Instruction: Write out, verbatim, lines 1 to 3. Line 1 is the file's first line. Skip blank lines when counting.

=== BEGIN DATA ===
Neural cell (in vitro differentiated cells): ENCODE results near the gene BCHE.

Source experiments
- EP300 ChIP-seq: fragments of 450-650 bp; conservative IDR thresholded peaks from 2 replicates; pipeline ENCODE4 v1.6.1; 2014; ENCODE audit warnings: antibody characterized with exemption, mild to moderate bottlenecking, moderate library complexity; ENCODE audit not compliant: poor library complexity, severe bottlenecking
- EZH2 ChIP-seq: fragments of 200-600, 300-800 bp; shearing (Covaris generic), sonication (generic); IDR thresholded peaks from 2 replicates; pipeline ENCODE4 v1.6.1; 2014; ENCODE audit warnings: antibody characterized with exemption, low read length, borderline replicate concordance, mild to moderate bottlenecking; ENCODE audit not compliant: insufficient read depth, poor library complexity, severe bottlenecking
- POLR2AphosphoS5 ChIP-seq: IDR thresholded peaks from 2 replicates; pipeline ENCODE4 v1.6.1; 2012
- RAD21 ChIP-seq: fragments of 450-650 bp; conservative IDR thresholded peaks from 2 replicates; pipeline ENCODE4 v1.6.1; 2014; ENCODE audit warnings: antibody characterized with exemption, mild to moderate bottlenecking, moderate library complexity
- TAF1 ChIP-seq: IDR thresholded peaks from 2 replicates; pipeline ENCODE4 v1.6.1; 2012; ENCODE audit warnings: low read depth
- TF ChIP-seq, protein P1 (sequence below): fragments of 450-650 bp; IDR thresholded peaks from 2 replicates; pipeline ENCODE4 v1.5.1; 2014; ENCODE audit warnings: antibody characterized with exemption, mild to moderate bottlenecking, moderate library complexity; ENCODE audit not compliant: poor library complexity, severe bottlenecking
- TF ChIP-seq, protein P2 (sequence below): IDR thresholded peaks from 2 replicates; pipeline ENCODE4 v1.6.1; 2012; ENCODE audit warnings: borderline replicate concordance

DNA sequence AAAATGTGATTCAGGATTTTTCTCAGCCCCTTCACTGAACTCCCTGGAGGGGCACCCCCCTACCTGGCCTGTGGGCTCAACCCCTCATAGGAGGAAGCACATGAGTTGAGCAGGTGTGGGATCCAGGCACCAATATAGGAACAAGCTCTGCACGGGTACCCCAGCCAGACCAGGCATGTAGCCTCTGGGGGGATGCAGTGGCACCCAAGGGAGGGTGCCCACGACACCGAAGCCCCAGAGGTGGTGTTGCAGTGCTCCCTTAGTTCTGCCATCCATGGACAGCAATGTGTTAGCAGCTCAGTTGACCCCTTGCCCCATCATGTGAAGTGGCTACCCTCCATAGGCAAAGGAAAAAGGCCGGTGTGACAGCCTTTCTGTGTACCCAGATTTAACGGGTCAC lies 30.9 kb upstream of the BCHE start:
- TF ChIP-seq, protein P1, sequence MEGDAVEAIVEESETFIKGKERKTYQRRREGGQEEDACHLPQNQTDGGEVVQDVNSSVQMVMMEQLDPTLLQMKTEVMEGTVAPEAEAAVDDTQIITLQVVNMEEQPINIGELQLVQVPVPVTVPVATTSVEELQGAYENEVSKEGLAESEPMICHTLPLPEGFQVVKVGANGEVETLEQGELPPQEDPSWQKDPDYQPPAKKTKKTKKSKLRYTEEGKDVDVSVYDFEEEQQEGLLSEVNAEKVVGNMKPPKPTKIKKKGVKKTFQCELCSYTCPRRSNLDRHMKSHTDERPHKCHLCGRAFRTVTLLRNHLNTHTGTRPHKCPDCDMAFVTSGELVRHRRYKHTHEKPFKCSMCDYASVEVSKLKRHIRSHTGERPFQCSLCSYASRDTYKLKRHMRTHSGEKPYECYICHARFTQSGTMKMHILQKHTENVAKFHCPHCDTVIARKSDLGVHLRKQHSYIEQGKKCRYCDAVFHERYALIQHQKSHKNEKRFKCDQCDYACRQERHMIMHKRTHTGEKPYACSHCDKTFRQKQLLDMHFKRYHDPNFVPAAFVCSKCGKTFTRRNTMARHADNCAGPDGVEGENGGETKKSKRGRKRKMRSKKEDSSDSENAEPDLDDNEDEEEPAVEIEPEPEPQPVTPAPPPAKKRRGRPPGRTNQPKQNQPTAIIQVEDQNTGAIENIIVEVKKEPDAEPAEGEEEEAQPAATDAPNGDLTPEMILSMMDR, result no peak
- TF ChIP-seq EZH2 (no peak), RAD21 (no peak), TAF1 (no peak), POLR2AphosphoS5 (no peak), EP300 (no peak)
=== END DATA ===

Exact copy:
Neural cell (in vitro differentiated cells): ENCODE results near the gene BCHE.

Source experiments
- EP300 ChIP-seq: fragments of 450-650 bp; conservative IDR thresholded peaks from 2 replicates; pipeline ENCODE4 v1.6.1; 2014; ENCODE audit warnings: antibody characterized with exemption, mild to moderate bottlenecking, moderate library complexity; ENCODE audit not compliant: poor library complexity, severe bottlenecking